myths vs facts: home VBAC

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Free Pictures |“The well-known Landon (10) and Bujold (11) studies, which failed to control for induction of labor and may have had selection bias, also both showed a connection between induction and uterine rupture risk.

When I spoke with Dr. Landon at the 2007 ICAN conference he freely admitted this connection and had even addressed it in a further study on VBAC after multiple cesareans, which was published in 2006.(12) In an e-mail communication, Dr. Bujold also agreed that induction of labor was found to increase the uterine rupture rate.(13) My conclusion: Avoid induction and you remove a major part of the risk.”

Which is what I have found in my rupture support group. Nearly all of them were induced and almost all of them, of course, were in hospitals when they ruptured.

” In women with lower transverse uterine incisions who are not induced, the chances of uterine rupture range from 0.2% to 0.5%… The Lieberman birth center study of VBAC (2004) showed that the combined uterine rupture and fetal/neonatal death rate among women with a single previous c-section and who were less than 42 weeks was 0.2%.(16) That study also found that “half the uterine ruptures and 57% of perinatal deaths involved the 10% of women who had had more than one previous cesarean delivery and no previous vaginal births, or who had reached a gestational age of 42 weeks+.”(17)”

This proves how extremely important it is that the VBAC studies specify wither the mother was induced and what induction methods were used. If nearly all of the ruptures are because of induction and the remainder from VBAMC, it’s a terrible shame that these facts affect the ability of a woman to have a vaginal delivery after one cesarean, particularly with a prior vaginal birth, who has not been induced. Her chances of rupture are almost nothing, perhaps even less then the chance of a non scarred uterus of rupturing during a typical induction. Yet, women are induced all the time and women who desire a VBAC are turned away by the very same doctors.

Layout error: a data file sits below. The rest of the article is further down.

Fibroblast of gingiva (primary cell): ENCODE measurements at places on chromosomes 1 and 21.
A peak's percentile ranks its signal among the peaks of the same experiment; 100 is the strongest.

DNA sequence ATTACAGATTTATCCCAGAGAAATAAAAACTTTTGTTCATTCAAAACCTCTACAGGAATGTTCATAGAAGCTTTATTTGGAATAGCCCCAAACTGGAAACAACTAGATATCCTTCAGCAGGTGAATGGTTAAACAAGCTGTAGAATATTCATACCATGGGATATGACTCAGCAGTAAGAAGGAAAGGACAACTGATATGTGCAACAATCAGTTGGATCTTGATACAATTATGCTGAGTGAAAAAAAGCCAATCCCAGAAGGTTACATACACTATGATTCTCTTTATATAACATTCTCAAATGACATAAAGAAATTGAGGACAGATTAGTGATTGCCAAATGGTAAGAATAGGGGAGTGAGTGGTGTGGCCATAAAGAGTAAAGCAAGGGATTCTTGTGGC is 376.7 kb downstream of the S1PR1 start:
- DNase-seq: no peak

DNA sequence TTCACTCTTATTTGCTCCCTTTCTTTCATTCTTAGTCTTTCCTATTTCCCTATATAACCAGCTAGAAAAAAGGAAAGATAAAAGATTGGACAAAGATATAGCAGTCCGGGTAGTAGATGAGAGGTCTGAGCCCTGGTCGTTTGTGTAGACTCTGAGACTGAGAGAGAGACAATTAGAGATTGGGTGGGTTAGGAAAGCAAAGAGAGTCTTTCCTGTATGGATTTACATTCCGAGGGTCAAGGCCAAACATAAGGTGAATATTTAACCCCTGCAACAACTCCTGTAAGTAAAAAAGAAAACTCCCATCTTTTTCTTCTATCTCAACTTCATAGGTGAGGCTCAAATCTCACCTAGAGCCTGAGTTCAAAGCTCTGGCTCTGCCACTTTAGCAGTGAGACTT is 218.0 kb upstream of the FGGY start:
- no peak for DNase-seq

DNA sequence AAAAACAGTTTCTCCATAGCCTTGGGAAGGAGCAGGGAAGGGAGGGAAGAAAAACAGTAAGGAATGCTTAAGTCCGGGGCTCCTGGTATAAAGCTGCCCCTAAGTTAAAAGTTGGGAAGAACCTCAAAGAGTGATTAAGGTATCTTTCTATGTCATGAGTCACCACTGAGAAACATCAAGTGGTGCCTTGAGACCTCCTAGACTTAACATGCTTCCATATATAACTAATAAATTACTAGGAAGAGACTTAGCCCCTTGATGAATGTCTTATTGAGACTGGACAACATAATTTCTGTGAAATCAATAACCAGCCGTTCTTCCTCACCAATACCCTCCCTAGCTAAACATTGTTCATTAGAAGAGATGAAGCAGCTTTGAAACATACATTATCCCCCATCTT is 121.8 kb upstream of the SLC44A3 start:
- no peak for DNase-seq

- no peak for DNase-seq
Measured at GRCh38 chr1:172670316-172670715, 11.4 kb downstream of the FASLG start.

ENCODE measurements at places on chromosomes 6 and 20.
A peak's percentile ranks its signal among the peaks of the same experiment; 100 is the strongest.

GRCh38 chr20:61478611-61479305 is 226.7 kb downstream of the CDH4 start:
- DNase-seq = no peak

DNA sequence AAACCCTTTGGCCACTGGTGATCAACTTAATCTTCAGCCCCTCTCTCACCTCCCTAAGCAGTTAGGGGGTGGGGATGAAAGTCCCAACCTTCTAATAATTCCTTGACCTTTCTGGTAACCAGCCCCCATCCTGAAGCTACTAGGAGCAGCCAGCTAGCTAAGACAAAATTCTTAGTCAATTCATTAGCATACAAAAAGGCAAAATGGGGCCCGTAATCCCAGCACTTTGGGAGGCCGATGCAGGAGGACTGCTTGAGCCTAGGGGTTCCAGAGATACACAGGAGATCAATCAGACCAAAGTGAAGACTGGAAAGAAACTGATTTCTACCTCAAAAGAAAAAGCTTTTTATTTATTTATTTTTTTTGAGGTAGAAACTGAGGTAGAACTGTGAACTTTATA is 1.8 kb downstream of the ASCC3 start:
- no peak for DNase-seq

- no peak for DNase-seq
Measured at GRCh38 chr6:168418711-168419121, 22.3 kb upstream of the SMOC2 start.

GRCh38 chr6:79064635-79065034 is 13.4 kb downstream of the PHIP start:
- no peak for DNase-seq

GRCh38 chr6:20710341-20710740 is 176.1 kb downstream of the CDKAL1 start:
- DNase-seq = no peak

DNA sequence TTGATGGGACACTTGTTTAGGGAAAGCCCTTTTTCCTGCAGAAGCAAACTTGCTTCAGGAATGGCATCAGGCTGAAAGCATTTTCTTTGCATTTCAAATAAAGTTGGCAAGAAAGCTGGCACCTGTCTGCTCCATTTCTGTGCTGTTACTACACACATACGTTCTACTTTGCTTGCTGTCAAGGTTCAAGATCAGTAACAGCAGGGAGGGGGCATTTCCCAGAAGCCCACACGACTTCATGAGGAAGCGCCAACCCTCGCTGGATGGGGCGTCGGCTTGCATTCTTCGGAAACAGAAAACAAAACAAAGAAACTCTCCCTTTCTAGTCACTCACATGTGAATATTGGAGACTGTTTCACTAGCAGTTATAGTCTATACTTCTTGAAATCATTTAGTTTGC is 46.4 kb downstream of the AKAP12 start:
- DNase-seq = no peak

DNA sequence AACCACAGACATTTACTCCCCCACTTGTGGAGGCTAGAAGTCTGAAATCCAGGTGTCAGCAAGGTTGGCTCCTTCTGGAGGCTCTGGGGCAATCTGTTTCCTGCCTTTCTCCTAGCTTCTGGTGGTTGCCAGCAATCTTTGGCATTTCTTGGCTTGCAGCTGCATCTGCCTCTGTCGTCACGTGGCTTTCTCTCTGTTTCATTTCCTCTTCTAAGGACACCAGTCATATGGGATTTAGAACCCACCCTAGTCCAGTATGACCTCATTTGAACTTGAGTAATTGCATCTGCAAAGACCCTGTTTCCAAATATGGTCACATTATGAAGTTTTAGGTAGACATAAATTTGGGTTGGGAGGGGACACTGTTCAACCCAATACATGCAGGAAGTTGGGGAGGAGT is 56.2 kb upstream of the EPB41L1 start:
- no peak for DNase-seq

And in the end, a possible 1% rupture rate of a VBAMC with no induction is still the same stat as many other birth risks, such as placental abruption which almost always causes fetal demise.

My beautiful dream

Posted by: Sarah Trost in childbirth No Comments »

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I had such a beautiful dream the other night. I was in a home I was
unfamiliar with and with people I don’t actually know. There was a very
pregnant mother and her little girl and her husband and father. Someone
was there with me though I can’t remember who she was. The family were
in a bedroom and I was preparing a snack for them. The woman with me
was concerned that the father was in the room and suggested I tell him
to leave. So I went into the bedroom and saw him kneeling next to the
beautiful laboring woman with perspiration on her forehead as she lay in
a bed with her husband by her side. I told her father that I left
something in the kitchen and asked him to get it for me. When he left I
asked her if she wanted her father to stay out of the bedroom and tears
filled her eyes.

She said that it so blessed her that he remained knelt at her bedside
praying for her and the baby while she labored and that she definitely
wanted him to stay! When he returned I told them I would be in the
living room, holler if they need me. I explained to my (assistant?)
that he was offering emotional and spiritual support to his daughter